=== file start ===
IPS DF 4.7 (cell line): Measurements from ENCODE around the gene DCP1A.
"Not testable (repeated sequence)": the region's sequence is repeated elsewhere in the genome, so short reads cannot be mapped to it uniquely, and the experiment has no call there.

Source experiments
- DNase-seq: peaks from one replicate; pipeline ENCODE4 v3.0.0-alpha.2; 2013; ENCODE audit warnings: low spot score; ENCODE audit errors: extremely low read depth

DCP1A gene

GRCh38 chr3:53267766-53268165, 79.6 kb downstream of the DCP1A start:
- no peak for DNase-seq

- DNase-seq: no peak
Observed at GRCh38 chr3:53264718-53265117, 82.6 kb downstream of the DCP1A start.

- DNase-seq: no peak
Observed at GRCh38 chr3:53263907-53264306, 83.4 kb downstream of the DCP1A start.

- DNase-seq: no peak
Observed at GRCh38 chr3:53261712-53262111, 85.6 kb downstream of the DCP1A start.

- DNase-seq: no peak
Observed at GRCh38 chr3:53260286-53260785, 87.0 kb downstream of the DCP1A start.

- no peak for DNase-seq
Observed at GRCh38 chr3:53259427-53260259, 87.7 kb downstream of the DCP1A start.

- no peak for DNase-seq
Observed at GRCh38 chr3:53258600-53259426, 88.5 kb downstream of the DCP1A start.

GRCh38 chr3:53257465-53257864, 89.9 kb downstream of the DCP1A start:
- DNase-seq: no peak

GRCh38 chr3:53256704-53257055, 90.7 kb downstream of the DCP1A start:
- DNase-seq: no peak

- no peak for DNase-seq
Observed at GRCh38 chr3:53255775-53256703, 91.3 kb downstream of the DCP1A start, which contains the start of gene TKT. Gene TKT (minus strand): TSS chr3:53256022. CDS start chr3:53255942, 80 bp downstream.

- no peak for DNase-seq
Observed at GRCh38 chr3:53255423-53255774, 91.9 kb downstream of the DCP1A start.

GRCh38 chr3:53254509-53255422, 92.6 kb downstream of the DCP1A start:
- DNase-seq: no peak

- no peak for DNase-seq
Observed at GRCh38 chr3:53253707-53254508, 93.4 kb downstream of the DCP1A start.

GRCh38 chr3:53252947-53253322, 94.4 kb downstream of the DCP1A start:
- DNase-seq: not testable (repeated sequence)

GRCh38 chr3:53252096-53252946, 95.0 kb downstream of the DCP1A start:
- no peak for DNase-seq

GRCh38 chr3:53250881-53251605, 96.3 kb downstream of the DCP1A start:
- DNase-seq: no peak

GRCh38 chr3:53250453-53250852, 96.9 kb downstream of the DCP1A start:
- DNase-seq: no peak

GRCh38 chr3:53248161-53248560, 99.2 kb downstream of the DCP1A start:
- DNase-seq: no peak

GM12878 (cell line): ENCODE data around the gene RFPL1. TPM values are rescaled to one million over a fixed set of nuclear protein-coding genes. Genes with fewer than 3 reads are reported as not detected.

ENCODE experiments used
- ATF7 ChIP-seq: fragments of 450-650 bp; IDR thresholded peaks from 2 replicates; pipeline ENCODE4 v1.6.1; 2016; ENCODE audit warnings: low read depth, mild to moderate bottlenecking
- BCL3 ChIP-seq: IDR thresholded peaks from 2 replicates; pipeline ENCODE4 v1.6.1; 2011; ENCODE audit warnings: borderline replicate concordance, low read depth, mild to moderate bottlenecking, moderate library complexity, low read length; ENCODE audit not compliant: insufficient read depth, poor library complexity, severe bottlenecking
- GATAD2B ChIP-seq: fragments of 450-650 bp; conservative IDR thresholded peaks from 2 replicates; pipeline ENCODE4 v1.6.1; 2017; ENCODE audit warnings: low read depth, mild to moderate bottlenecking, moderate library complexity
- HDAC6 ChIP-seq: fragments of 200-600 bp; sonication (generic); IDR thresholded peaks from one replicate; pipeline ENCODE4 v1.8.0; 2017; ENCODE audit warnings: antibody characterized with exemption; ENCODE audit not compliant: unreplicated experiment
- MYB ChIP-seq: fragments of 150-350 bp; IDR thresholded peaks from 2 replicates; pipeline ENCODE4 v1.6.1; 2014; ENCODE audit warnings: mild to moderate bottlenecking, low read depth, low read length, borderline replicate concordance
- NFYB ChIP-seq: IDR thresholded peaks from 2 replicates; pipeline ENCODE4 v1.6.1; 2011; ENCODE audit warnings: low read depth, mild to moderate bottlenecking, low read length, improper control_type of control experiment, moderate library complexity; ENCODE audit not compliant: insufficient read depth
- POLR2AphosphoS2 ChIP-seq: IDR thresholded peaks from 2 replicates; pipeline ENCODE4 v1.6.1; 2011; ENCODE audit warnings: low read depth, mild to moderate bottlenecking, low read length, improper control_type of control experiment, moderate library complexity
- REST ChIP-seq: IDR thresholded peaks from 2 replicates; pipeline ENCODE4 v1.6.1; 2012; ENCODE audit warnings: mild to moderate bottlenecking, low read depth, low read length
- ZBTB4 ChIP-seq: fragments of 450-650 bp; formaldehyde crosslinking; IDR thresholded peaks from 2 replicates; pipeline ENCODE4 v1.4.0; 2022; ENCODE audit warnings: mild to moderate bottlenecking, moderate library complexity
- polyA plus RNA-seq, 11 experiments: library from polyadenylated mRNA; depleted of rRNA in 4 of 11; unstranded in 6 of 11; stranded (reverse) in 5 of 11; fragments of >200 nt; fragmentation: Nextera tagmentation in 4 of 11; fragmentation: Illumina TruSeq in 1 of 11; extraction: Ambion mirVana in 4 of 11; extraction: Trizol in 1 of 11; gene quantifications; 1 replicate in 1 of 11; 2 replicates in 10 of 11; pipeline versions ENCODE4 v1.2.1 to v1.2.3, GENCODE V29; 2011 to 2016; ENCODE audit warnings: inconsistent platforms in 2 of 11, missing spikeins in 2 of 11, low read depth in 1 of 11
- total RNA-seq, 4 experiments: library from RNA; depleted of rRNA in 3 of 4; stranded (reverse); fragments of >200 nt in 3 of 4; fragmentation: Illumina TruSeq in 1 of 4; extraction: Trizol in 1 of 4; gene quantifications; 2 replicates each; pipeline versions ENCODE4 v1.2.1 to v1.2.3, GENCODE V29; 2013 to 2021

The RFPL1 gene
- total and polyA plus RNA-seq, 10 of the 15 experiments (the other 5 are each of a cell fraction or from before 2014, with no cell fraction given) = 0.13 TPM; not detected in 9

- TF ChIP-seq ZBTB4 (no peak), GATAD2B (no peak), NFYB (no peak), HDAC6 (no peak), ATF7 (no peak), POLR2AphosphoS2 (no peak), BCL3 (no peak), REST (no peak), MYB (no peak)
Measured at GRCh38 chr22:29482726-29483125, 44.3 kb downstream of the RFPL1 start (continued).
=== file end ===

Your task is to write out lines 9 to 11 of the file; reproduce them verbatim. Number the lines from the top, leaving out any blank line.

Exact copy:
Observed at GRCh38 chr3:53264718-53265117, 82.6 kb downstream of the DCP1A start.

- DNase-seq: no peak
Observed at GRCh38 chr3:53263907-53264306, 83.4 kb downstream of the DCP1A start.